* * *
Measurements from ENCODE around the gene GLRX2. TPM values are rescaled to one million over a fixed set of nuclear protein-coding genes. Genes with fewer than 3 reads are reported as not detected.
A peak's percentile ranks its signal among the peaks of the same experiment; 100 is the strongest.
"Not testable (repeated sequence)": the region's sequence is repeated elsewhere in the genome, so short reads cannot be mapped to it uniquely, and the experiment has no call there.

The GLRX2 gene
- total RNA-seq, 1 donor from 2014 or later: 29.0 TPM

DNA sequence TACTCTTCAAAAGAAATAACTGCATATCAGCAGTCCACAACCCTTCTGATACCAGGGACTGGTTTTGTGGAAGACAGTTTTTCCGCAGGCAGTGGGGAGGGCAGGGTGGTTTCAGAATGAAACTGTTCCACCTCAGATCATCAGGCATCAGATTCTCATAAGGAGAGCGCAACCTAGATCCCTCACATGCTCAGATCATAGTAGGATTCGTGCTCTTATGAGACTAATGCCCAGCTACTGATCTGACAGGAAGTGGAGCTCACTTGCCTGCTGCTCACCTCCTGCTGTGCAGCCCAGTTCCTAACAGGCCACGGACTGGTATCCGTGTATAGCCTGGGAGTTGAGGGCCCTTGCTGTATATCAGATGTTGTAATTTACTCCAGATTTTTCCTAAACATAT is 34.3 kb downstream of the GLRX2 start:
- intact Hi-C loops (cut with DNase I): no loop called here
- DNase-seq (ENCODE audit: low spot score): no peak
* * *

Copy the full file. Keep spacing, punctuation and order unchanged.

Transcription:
Measurements from ENCODE around the gene GLRX2. TPM values are rescaled to one million over a fixed set of nuclear protein-coding genes. Genes with fewer than 3 reads are reported as not detected.
A peak's percentile ranks its signal among the peaks of the same experiment; 100 is the strongest.
"Not testable (repeated sequence)": the region's sequence is repeated elsewhere in the genome, so short reads cannot be mapped to it uniquely, and the experiment has no call there.

The GLRX2 gene
- total RNA-seq, 1 donor from 2014 or later: 29.0 TPM

DNA sequence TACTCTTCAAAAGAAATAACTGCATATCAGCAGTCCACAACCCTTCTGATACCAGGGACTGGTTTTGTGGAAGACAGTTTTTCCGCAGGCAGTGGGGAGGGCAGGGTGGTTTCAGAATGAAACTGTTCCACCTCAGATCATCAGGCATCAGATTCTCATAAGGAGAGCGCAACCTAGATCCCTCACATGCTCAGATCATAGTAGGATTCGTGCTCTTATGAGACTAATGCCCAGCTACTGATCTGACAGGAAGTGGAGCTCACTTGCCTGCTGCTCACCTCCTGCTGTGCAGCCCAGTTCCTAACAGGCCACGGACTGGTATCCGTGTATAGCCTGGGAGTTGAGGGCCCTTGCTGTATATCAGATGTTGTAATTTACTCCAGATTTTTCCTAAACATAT is 34.3 kb downstream of the GLRX2 start:
- intact Hi-C loops (cut with DNase I): no loop called here
- DNase-seq (ENCODE audit: low spot score): no peak